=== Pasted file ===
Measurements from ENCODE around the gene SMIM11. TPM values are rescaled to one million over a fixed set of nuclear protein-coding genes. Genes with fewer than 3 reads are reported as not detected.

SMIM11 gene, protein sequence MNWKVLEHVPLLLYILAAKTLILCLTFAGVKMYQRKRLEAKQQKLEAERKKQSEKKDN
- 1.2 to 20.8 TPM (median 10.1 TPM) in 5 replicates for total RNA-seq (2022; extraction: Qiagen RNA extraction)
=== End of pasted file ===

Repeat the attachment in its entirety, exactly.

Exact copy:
Measurements from ENCODE around the gene SMIM11. TPM values are rescaled to one million over a fixed set of nuclear protein-coding genes. Genes with fewer than 3 reads are reported as not detected.

SMIM11 gene, protein sequence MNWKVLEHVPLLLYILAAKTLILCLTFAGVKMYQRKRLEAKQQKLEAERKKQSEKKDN
- 1.2 to 20.8 TPM (median 10.1 TPM) in 5 replicates for total RNA-seq (2022; extraction: Qiagen RNA extraction)